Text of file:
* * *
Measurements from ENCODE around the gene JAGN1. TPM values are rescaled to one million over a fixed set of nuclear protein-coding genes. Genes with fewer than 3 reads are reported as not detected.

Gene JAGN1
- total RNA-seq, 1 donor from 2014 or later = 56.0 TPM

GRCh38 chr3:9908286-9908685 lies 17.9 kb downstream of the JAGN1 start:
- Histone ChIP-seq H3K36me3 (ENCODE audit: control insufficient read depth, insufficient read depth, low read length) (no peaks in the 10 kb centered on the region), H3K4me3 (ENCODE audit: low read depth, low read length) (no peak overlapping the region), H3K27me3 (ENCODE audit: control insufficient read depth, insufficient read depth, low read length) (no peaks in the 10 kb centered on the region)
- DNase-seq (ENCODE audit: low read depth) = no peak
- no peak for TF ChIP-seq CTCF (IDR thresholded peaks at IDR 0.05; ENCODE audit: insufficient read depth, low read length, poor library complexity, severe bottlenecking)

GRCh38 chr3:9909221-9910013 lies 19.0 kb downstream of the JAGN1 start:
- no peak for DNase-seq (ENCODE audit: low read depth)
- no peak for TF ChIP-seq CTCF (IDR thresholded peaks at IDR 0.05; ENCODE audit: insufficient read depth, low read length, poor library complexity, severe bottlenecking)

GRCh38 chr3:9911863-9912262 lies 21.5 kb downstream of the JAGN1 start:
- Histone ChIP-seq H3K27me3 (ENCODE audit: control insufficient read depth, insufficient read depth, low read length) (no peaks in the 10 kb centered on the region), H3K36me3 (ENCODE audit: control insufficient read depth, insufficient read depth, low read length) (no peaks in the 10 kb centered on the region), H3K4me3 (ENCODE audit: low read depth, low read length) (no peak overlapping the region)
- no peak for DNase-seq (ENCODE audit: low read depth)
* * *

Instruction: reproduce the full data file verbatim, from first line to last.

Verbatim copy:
Measurements from ENCODE around the gene JAGN1. TPM values are rescaled to one million over a fixed set of nuclear protein-coding genes. Genes with fewer than 3 reads are reported as not detected.

Gene JAGN1
- total RNA-seq, 1 donor from 2014 or later = 56.0 TPM

GRCh38 chr3:9908286-9908685 lies 17.9 kb downstream of the JAGN1 start:
- Histone ChIP-seq H3K36me3 (ENCODE audit: control insufficient read depth, insufficient read depth, low read length) (no peaks in the 10 kb centered on the region), H3K4me3 (ENCODE audit: low read depth, low read length) (no peak overlapping the region), H3K27me3 (ENCODE audit: control insufficient read depth, insufficient read depth, low read length) (no peaks in the 10 kb centered on the region)
- DNase-seq (ENCODE audit: low read depth) = no peak
- no peak for TF ChIP-seq CTCF (IDR thresholded peaks at IDR 0.05; ENCODE audit: insufficient read depth, low read length, poor library complexity, severe bottlenecking)

GRCh38 chr3:9909221-9910013 lies 19.0 kb downstream of the JAGN1 start:
- no peak for DNase-seq (ENCODE audit: low read depth)
- no peak for TF ChIP-seq CTCF (IDR thresholded peaks at IDR 0.05; ENCODE audit: insufficient read depth, low read length, poor library complexity, severe bottlenecking)

GRCh38 chr3:9911863-9912262 lies 21.5 kb downstream of the JAGN1 start:
- Histone ChIP-seq H3K27me3 (ENCODE audit: control insufficient read depth, insufficient read depth, low read length) (no peaks in the 10 kb centered on the region), H3K36me3 (ENCODE audit: control insufficient read depth, insufficient read depth, low read length) (no peaks in the 10 kb centered on the region), H3K4me3 (ENCODE audit: low read depth, low read length) (no peak overlapping the region)
- no peak for DNase-seq (ENCODE audit: low read depth)